Why should individuals put the employer at the centre of their emotional universe? Companies breezily claim ‘people are our most valuable asset’ and then get rid of those assets as soon as they can. Employers have told people that there is no such thing as a job for life and directed them to think in terms of ‘Me plc’. It does seem a bit much to get sniffy with people who are simply taking that advice at face value.

Even if we accept the distinction of emotional engagement, its effects are not always benign: employers who want to create ‘performance cultures’ often start by trying to shake out the comfortable, ‘like-it-here’ employees who are enjoying life far too much ever to move on.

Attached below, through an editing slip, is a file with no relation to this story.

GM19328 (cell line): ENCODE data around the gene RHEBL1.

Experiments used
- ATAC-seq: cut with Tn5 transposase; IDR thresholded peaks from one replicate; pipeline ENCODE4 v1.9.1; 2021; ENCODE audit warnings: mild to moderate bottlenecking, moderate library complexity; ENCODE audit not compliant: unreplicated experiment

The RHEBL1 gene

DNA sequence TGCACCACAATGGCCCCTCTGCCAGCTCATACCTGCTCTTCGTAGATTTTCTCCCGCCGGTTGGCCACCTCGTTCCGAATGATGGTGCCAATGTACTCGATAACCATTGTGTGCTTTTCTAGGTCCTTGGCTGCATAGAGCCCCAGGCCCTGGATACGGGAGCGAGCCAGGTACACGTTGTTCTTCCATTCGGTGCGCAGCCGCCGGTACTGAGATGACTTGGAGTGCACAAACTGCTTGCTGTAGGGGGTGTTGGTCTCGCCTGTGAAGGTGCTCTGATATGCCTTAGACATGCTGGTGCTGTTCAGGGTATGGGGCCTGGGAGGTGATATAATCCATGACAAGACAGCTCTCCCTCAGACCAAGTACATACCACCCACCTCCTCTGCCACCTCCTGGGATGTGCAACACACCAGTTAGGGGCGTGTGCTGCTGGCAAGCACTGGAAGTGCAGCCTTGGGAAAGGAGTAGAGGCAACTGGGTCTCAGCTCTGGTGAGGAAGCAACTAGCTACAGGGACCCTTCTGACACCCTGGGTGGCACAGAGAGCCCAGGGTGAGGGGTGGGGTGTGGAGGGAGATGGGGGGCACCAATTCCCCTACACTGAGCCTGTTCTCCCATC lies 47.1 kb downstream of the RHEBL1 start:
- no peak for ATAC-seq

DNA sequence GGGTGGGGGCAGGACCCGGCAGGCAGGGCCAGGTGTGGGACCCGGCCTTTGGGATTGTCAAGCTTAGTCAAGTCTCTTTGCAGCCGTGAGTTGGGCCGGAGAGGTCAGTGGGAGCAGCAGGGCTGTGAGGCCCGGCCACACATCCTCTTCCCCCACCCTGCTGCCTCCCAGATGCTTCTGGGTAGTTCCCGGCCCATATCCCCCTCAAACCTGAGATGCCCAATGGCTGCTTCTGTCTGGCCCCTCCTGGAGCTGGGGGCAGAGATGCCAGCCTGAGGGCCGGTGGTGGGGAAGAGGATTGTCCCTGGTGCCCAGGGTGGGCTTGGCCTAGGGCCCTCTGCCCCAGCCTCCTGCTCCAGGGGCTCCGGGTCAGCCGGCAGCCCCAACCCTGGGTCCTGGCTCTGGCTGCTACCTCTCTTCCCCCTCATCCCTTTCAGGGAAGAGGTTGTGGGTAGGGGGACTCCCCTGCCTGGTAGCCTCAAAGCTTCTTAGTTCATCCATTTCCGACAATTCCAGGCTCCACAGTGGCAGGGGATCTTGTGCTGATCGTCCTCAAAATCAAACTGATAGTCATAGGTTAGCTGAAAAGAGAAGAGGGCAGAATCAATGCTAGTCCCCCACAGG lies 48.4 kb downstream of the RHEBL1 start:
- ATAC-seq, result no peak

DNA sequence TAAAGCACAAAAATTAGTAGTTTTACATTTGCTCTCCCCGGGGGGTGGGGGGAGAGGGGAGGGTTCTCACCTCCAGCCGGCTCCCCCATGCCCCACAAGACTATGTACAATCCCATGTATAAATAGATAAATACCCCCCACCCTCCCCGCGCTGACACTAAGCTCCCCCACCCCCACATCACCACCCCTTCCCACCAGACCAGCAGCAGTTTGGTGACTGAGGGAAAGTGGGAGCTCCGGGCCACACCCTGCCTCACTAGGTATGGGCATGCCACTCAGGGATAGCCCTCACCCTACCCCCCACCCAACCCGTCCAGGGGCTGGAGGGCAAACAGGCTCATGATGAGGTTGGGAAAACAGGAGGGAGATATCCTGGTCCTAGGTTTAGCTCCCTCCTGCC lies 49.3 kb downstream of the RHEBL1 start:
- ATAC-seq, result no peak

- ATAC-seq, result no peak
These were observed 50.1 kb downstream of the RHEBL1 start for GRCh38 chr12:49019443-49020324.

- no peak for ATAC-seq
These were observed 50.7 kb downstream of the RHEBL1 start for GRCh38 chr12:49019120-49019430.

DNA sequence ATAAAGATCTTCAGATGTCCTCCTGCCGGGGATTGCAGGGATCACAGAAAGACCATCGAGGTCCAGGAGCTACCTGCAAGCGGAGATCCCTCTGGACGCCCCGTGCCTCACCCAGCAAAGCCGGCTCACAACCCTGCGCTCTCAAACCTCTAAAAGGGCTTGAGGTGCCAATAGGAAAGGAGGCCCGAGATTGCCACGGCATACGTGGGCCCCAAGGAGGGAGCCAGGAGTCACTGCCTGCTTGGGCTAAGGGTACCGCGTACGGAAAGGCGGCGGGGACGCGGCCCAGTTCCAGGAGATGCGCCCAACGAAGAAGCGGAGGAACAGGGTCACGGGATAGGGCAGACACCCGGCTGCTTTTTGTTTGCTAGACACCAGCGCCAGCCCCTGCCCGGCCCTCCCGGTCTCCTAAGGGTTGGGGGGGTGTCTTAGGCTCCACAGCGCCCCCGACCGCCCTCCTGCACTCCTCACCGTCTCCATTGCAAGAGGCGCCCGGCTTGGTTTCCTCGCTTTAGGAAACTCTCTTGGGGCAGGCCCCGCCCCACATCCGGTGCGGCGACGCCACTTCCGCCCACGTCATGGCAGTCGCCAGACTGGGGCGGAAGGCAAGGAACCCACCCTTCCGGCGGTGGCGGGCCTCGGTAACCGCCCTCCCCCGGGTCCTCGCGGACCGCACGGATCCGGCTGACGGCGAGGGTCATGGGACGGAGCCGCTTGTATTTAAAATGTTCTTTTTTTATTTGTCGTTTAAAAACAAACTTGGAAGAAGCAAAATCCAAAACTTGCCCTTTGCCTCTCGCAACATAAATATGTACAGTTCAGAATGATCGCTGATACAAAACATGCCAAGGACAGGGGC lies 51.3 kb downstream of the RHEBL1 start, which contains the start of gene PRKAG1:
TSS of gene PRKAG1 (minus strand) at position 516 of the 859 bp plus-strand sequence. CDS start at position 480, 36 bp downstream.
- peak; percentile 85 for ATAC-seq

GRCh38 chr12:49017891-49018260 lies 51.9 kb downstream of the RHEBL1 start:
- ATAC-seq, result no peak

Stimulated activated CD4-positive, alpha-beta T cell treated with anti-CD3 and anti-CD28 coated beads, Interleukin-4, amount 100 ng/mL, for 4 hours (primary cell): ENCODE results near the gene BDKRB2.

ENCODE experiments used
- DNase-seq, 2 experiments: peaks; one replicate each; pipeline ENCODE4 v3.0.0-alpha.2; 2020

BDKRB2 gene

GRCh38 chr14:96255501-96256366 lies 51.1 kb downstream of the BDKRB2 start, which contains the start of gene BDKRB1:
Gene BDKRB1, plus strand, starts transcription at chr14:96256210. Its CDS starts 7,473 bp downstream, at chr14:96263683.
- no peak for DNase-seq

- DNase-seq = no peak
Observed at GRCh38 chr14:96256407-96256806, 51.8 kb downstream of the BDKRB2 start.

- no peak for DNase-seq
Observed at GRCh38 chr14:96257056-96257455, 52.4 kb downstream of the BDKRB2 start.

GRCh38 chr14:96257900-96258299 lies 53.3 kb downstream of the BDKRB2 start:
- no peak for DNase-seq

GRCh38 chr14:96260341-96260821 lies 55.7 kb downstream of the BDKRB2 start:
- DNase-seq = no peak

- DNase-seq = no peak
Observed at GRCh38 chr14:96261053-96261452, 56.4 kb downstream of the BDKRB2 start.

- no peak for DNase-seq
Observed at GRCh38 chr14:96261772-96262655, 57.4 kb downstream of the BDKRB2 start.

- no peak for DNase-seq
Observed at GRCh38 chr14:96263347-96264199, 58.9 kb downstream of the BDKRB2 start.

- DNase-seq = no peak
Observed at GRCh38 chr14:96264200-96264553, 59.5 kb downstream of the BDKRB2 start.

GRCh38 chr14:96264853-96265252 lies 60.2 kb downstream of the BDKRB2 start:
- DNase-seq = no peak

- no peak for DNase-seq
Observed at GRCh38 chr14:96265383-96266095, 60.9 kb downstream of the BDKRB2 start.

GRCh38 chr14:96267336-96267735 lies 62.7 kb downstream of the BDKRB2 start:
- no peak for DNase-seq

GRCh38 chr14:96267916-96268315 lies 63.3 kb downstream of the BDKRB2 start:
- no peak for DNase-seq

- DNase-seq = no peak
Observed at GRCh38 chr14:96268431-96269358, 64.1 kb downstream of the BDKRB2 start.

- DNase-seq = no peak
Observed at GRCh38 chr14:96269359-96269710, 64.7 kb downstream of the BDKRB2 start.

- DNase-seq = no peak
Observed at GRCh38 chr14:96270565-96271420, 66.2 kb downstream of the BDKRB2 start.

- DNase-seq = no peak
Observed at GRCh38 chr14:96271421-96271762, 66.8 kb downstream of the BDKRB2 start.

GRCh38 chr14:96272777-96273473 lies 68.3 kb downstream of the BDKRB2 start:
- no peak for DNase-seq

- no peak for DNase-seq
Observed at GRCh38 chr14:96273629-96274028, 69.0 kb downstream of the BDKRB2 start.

There are several obvious things that a decent employer can do which will build good relationships with employees and help them to perform at their best. Many of them have to do with open communication, shared purpose and fair play. Most of them you could write on a piece of paper, right now, without further help. You can call it ‘engagement’ if you like, but this no more than good, basic management.

Back in 2006, David MacLeod and Nita Clarke found fifty different definitions of employee engagement; people have been adding to them feverishly ever since, like Jacob Marley to his chains, with no obvious impact on productivity or performance. We surely don’t need more circular descriptions of employee engagement. We do need employers to have more confidence in their own common sense and a clear determination to do the right thing by their people, even – and perhaps especially – when facing unpalatable economic realities.